From murder capital to retiree haven how Medellin has outgrown Narcos Americans flock
By Jim Wyss
March 05, 2018 07:00 AM
As she sipped a cappuccino in a buzzing café on a tree-lined street in Medellin, Cindy Crawford Thomas said that escaping South Florida to retire in what was once the world’s most notorious city seemed like a no-brainer.
“Deciding to leave Florida was easy,” said the former Coral Springs high school teacher. “It was too hectic. ... You seldom knew your neighbors. It was all these people but no community.”
In Medellin — once the home of Pablo Escobar and the world’s bloodiest drug cartel — Thomas and her husband, David, say they’ve found a friendly, cosmopolitan city where rent is cheap, the weather is fine and the healthcare puts the U.S. to shame.
And in many ways, they say, they feel safer here than back home in Florida.
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“People still think that Medellin is the murder capital of the world,” she said, “but it’s not.”
Read More: Cuenca, Ecuador, becomes an “accidental” hotspot for retirees
The couple are part of a growing wave of adventurous expat retirees who are calling Colombia’s second city their new home.
In 2017, the U.S. Social Security Administration sent 6,704 retirement checks to Colombia — an 85 percent increase compared to 2010 and more checks than are sent to any other country in Latin America or the Caribbean except Mexico, according to preliminary data.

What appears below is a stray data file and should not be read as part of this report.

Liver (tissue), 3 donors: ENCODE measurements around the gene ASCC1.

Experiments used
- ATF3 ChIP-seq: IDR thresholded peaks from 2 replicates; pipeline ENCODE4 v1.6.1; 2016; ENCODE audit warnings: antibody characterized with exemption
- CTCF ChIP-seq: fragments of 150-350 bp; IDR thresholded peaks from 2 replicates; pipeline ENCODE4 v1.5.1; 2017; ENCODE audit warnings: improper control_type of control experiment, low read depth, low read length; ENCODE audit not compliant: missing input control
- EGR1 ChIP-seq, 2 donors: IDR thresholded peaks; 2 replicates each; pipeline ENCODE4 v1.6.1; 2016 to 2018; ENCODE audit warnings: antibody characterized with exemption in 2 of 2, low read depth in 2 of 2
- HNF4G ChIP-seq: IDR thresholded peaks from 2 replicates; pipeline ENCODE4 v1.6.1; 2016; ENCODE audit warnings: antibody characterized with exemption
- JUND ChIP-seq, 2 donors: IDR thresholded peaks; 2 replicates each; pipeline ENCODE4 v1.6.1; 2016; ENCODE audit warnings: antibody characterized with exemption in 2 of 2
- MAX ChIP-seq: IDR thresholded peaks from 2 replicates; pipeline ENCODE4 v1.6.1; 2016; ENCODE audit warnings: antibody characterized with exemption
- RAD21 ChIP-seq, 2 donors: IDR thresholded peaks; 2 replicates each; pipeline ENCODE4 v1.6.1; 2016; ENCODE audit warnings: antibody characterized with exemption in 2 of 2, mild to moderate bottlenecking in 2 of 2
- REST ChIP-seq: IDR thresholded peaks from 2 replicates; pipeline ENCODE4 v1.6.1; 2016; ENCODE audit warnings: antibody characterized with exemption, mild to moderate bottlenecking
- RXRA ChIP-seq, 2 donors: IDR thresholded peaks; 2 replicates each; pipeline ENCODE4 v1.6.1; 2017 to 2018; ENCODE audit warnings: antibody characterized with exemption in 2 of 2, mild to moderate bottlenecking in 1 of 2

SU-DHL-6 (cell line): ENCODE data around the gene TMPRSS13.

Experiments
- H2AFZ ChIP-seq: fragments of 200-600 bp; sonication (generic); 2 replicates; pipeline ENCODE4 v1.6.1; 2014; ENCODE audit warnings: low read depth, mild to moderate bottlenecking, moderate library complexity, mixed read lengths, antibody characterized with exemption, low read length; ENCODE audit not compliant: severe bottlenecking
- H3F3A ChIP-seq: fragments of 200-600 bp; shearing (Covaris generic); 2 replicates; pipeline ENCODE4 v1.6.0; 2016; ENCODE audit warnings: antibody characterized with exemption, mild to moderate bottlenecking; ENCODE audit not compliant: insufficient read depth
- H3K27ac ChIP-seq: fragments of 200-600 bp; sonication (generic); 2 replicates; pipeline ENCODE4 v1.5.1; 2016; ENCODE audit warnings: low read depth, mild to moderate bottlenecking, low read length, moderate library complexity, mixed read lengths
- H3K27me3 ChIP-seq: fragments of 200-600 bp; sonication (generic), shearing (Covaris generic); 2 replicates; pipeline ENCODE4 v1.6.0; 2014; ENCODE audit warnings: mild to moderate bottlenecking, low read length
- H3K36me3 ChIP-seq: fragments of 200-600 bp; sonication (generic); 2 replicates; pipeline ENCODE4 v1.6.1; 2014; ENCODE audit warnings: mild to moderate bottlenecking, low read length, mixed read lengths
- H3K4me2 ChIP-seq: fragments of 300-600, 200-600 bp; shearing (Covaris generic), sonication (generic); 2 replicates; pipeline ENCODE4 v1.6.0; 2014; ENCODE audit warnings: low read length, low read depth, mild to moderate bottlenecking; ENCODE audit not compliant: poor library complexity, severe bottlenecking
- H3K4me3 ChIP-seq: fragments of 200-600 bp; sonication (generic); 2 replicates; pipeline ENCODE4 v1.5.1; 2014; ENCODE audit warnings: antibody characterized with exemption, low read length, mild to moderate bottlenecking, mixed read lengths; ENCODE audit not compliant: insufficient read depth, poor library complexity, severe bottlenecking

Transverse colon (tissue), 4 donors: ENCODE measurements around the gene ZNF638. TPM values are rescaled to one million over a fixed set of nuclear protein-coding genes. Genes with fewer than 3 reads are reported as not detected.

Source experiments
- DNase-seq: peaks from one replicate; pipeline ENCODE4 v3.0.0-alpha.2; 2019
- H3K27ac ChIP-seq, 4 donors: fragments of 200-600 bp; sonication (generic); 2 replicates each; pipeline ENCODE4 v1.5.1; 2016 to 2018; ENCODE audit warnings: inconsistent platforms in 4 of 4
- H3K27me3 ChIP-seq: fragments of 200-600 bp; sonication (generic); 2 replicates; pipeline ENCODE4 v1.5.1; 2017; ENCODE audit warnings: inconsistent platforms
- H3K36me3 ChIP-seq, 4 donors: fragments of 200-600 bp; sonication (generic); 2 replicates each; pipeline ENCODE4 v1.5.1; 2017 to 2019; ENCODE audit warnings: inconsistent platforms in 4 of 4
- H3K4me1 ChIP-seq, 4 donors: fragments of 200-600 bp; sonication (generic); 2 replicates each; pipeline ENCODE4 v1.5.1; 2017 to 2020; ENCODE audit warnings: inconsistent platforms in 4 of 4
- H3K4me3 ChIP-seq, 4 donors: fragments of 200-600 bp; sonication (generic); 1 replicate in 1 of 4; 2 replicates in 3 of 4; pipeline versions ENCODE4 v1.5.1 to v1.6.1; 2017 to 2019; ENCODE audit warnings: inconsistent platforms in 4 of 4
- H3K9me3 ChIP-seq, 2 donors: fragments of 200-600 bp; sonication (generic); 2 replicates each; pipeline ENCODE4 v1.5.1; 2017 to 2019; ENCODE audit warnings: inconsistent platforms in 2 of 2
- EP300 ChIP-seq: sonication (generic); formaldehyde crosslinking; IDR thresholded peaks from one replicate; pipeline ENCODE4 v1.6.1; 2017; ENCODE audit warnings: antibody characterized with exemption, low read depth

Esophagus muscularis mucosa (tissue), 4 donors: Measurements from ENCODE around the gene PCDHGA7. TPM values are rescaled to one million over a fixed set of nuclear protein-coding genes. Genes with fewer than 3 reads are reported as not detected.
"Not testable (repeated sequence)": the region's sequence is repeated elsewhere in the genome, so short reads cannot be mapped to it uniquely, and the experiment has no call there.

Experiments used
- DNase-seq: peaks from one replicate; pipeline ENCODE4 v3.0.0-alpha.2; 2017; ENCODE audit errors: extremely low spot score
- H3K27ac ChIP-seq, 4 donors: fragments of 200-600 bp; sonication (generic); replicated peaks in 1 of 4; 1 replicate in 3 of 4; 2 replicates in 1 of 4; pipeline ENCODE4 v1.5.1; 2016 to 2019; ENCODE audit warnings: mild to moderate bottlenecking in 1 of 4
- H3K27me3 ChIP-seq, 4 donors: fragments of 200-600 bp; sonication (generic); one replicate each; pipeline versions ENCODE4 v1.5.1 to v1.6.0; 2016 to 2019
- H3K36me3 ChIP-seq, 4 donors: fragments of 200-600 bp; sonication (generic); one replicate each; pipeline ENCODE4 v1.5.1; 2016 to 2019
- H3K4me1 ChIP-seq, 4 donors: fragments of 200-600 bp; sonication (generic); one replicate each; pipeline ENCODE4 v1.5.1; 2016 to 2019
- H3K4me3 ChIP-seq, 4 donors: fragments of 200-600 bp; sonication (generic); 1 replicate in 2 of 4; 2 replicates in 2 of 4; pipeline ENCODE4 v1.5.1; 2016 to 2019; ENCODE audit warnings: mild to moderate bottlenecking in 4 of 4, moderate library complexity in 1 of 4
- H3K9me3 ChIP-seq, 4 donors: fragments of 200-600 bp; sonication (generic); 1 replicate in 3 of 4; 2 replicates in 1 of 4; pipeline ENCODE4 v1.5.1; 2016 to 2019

While that figure doesn’t tell the whole story — it excludes those who are retired but too young to receive Social Security and those who have their checks deposited in U.S. bank accounts — it does provide a window into the country’s growing popularity.
And Medellin, in particular, has been getting glowing reviews in the retirement press and has been prominently featured in television shows like House Hunters International.
For decades the city was a no-go zone, rattled by car bombs and hit squads as Pablo Escobar and the Medellin Cartel used it as their headquarters. During parts of the 1990s, the city had the highest murder rate in the world, peaking in 1995 at 225 homicides per 100,000 residents.
And while that bloody reputation persists, Medellin now has a homicide rate of about 20 per 100,000 residents — far below places like St. Louis, Baltimore, New Orleans and Detroit.
Read More: How a Medellin assassin became a media star
And as safety has increased, tourists and retirees have responded, said Juliana Cardona Quiros, the city’s undersecretary of tourism.
Medellin saw more than 735,000 foreign visitors in 2017, up 5 percent from the previous year. And it’s not just the MacBook-toting millennials who are cramming the cafes.
“Older people are also seeing a lot of potential in Medellin,” Cardona said “They like our spring-like climate, the public transportation and the mix of nature and an urban setting.”
Even so, popular television shows likeNetflix’s “Narcos” and Colombia’s “El Patron del Mal,” or “The Drug Lord,” which revel in the city’s blood-soaked past, are hard on the city’s reputation.
William Rodríguez Abadía, son of Miguel Rodríguez Orejuela, the former boss of the powerful Cali cartel in Colombia, asserts that Netflix series 'Narcos' doesn't have all the facts correct. He spoke with el Nuevo Herald's reporter Catalina Ruiz. Matias J. Ocnermocner@miamiherald.com
When Nancy Kiernan and her husband began thinking about retiring in Latin America several years ago, she remembers meeting a man who was raving about Medellin.
“We smiled politely,” she recalls, “and I said to myself, ‘This guy is an idiot. Why would anyone want to go there?’ ”Read More...